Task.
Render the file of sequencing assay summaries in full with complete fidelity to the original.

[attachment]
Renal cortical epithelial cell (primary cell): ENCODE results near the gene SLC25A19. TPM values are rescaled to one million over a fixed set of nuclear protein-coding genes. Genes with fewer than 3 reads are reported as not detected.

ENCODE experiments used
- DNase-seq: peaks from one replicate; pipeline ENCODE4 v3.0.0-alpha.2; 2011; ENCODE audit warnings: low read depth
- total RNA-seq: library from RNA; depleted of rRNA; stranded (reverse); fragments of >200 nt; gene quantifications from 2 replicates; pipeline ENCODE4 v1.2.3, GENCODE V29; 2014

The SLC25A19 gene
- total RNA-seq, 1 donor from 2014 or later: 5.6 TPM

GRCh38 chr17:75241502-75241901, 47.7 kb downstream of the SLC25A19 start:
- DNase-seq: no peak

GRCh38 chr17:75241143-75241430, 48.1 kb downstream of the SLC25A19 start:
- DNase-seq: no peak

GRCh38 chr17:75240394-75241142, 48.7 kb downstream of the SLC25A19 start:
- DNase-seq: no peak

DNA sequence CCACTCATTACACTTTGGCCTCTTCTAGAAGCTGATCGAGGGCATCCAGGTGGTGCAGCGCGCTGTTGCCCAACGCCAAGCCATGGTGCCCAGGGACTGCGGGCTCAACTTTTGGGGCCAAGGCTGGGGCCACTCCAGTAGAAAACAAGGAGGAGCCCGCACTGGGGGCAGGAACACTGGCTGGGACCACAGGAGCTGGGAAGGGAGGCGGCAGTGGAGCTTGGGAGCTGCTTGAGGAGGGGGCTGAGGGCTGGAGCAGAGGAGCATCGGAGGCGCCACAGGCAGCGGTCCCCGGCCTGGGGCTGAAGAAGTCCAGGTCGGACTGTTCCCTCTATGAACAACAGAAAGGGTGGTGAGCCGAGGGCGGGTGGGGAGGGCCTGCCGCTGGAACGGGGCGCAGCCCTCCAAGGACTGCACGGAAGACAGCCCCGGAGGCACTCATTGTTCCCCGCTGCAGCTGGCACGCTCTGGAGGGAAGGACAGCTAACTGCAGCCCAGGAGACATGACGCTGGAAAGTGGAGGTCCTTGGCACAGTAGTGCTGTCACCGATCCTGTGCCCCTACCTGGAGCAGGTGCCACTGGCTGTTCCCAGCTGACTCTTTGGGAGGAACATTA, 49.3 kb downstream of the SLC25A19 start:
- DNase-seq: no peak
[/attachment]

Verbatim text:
Renal cortical epithelial cell (primary cell): ENCODE results near the gene SLC25A19. TPM values are rescaled to one million over a fixed set of nuclear protein-coding genes. Genes with fewer than 3 reads are reported as not detected.

ENCODE experiments used
- DNase-seq: peaks from one replicate; pipeline ENCODE4 v3.0.0-alpha.2; 2011; ENCODE audit warnings: low read depth
- total RNA-seq: library from RNA; depleted of rRNA; stranded (reverse); fragments of >200 nt; gene quantifications from 2 replicates; pipeline ENCODE4 v1.2.3, GENCODE V29; 2014

The SLC25A19 gene
- total RNA-seq, 1 donor from 2014 or later: 5.6 TPM

GRCh38 chr17:75241502-75241901, 47.7 kb downstream of the SLC25A19 start:
- DNase-seq: no peak

GRCh38 chr17:75241143-75241430, 48.1 kb downstream of the SLC25A19 start:
- DNase-seq: no peak

GRCh38 chr17:75240394-75241142, 48.7 kb downstream of the SLC25A19 start:
- DNase-seq: no peak

DNA sequence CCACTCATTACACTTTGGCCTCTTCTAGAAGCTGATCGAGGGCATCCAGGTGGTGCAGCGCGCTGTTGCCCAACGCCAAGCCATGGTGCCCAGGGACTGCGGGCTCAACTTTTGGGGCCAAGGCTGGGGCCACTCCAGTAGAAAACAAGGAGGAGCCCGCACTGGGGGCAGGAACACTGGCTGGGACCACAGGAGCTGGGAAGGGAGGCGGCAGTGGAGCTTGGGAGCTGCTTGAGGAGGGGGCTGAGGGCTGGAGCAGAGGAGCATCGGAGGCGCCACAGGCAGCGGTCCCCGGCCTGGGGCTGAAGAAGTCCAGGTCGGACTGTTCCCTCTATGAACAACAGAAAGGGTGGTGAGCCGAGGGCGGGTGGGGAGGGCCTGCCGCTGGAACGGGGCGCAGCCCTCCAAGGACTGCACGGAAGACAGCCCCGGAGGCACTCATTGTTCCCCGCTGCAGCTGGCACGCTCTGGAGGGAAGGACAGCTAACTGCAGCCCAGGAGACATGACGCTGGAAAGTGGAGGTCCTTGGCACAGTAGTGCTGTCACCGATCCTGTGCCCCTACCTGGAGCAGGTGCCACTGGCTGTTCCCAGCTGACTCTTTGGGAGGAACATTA, 49.3 kb downstream of the SLC25A19 start:
- DNase-seq: no peak